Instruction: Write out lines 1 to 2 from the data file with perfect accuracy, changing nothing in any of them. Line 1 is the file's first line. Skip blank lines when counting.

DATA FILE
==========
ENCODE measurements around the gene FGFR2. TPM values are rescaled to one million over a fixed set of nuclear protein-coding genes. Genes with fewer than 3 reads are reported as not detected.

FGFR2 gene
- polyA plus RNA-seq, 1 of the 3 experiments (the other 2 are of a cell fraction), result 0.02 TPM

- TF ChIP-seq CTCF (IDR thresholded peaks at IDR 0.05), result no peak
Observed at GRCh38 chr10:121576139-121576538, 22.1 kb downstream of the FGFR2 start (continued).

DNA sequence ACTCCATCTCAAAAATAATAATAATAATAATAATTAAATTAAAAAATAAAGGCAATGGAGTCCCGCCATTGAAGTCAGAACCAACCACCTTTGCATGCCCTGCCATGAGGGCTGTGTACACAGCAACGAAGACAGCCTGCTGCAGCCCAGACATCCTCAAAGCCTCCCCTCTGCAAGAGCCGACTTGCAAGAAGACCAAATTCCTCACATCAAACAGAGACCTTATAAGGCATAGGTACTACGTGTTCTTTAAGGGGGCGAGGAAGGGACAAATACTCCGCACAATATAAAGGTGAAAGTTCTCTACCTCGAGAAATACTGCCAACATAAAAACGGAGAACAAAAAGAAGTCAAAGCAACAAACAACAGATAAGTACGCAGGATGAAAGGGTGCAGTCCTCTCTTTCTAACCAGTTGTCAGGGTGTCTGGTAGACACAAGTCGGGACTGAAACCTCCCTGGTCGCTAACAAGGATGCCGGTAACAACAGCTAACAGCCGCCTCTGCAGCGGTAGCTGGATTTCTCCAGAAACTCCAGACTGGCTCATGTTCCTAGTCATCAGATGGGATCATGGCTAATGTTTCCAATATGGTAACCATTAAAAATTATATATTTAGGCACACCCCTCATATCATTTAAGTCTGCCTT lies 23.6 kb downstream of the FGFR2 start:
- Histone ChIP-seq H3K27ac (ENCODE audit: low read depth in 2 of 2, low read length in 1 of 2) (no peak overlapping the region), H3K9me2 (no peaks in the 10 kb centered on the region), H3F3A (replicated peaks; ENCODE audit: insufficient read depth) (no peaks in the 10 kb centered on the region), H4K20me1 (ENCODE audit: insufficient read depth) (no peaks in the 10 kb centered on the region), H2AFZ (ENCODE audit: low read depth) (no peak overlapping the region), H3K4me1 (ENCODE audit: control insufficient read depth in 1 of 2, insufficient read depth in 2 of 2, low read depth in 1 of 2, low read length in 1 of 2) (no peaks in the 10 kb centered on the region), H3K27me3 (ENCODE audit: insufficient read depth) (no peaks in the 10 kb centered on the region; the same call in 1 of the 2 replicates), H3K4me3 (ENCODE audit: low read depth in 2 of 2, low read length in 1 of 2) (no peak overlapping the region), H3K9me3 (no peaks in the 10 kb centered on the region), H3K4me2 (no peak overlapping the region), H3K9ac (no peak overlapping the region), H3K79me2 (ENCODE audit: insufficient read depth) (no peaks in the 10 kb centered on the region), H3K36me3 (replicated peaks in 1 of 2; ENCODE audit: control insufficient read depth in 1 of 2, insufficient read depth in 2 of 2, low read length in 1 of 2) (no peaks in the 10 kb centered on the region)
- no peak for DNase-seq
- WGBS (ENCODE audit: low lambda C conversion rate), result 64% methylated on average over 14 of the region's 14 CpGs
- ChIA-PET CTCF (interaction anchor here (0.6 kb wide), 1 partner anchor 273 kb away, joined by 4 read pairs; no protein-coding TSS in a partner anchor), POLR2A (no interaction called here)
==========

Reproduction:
ENCODE measurements around the gene FGFR2. TPM values are rescaled to one million over a fixed set of nuclear protein-coding genes. Genes with fewer than 3 reads are reported as not detected.

FGFR2 gene